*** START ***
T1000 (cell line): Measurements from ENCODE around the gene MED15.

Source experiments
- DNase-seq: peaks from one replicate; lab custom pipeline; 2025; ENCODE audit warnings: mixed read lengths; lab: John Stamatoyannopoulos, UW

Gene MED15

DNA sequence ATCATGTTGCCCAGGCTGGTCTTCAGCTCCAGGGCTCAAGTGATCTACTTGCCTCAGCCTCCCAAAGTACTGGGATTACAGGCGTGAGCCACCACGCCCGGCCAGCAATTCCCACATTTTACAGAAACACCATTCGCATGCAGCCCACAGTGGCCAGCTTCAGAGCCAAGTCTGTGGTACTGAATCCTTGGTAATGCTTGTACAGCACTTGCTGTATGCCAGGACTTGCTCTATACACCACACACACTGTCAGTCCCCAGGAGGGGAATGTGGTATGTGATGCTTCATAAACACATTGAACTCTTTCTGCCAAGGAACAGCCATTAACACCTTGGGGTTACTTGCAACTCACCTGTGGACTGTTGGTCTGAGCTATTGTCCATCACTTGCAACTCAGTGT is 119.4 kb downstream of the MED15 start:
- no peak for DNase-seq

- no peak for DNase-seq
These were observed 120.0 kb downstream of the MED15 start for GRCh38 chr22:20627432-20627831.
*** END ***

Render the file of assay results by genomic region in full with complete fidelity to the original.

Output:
T1000 (cell line): Measurements from ENCODE around the gene MED15.

Source experiments
- DNase-seq: peaks from one replicate; lab custom pipeline; 2025; ENCODE audit warnings: mixed read lengths; lab: John Stamatoyannopoulos, UW

Gene MED15

DNA sequence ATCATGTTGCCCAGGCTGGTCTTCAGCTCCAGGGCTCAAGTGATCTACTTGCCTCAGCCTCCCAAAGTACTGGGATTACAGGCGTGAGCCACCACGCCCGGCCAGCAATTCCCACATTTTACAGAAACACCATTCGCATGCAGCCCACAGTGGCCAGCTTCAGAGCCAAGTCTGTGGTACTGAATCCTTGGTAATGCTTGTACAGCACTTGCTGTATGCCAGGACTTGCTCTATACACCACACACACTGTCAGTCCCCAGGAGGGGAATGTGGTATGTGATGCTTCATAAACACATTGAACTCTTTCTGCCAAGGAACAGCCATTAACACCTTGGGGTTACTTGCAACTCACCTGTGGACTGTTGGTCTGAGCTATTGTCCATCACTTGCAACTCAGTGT is 119.4 kb downstream of the MED15 start:
- no peak for DNase-seq

- no peak for DNase-seq
These were observed 120.0 kb downstream of the MED15 start for GRCh38 chr22:20627432-20627831.